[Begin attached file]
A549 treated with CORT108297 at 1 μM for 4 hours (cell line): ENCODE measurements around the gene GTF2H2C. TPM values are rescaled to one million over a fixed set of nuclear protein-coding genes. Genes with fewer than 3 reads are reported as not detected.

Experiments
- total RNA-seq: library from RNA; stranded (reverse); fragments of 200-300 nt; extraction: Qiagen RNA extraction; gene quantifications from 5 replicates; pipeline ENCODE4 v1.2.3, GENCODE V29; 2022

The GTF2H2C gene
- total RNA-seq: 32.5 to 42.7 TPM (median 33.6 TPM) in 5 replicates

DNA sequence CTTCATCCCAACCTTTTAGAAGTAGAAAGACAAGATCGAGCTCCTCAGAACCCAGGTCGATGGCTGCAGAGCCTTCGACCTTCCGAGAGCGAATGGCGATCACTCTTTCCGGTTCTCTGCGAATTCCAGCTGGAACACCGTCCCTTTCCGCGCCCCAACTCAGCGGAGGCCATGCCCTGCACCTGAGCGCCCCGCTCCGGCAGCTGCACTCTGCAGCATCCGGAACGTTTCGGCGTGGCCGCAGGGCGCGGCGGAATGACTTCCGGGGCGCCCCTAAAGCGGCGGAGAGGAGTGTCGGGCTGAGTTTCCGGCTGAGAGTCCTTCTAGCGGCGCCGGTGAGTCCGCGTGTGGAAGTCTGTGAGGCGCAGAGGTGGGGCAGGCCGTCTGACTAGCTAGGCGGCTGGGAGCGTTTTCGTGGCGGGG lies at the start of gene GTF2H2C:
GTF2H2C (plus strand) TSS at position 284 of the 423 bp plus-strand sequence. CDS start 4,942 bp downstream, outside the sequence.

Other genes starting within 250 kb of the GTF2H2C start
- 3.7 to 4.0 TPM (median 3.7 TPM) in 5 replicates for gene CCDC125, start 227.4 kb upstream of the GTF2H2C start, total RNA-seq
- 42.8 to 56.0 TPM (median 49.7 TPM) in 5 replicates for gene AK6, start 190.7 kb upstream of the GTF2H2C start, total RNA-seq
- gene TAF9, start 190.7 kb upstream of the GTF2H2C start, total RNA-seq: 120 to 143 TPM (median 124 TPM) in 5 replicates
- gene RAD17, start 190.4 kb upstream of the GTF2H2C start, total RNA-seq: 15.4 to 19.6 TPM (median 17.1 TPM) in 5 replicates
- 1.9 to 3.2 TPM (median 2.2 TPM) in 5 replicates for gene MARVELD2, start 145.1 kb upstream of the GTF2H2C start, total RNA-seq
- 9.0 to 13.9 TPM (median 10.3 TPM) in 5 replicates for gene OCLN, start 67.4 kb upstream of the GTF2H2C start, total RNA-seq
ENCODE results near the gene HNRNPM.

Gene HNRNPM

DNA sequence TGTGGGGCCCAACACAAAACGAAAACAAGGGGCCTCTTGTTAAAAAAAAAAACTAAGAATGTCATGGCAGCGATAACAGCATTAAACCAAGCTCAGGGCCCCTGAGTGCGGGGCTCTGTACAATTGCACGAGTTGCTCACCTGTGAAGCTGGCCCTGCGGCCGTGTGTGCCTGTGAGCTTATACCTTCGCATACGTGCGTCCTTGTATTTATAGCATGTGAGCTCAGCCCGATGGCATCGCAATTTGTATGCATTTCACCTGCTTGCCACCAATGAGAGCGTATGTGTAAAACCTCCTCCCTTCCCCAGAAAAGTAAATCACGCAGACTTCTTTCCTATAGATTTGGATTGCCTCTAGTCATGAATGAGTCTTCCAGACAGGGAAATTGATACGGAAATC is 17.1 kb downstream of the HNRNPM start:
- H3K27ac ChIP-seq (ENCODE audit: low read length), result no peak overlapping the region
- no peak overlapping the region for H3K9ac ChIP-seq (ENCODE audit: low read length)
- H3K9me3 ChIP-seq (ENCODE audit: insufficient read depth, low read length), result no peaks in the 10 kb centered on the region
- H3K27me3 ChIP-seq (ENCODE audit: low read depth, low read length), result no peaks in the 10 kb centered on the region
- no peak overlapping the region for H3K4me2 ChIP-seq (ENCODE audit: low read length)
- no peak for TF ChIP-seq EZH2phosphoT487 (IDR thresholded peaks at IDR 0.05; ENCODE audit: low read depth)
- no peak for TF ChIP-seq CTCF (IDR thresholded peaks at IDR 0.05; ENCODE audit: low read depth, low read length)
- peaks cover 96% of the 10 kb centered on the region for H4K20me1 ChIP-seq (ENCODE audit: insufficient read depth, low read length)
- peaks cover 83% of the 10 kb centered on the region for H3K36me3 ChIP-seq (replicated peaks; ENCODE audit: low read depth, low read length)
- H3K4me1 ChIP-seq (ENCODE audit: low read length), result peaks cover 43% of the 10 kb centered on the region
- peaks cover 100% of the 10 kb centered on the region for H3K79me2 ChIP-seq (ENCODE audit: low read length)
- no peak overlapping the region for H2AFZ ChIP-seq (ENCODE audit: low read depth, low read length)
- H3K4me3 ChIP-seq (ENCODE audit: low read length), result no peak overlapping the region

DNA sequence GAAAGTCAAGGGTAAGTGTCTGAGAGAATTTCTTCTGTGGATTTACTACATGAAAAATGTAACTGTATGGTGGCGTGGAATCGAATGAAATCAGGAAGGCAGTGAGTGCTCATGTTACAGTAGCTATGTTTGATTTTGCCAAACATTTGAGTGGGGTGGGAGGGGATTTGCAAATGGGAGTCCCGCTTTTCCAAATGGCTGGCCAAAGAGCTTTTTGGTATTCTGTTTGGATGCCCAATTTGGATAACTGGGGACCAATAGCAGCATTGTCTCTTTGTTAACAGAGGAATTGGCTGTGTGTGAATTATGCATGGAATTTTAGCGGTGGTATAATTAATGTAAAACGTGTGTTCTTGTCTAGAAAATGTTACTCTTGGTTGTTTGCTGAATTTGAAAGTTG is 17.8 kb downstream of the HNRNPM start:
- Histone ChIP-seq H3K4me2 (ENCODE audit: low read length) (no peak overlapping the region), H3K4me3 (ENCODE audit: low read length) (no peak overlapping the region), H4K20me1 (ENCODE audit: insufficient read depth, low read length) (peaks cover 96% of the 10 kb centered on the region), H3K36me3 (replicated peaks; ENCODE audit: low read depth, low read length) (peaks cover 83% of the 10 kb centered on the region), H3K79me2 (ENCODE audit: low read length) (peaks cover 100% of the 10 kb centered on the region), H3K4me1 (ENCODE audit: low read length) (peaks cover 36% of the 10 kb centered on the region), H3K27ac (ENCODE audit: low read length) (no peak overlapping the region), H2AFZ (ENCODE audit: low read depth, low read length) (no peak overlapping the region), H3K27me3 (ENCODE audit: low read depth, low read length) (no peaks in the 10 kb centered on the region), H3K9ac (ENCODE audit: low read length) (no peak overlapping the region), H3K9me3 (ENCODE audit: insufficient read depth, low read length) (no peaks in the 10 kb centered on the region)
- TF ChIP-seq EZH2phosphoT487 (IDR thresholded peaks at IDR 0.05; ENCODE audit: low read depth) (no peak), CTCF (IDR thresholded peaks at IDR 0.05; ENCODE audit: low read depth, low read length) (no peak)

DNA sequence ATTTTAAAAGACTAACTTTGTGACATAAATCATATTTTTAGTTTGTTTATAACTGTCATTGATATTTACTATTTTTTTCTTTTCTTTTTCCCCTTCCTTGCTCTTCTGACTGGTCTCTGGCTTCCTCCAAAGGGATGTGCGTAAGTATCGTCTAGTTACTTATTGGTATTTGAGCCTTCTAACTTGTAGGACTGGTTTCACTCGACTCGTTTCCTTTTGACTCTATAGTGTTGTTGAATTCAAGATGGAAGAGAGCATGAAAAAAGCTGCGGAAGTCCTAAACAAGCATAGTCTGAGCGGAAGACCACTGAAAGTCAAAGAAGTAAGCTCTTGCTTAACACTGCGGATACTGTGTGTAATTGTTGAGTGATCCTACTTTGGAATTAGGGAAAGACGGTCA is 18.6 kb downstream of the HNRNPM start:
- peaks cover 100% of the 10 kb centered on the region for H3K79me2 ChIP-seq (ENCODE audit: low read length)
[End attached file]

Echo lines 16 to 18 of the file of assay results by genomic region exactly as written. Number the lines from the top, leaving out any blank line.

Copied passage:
Gene HNRNPM

DNA sequence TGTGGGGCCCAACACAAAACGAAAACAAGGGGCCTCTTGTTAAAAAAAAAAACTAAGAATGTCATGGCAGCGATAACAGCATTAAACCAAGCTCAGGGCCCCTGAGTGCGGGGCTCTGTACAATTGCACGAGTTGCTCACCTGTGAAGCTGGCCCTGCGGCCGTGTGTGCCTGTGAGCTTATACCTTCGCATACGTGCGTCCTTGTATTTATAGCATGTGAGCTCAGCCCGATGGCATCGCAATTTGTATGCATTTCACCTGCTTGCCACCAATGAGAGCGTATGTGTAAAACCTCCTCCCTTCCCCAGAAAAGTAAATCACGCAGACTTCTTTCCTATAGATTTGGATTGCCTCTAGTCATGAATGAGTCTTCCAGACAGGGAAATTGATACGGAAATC is 17.1 kb downstream of the HNRNPM start:
- H3K27ac ChIP-seq (ENCODE audit: low read length), result no peak overlapping the region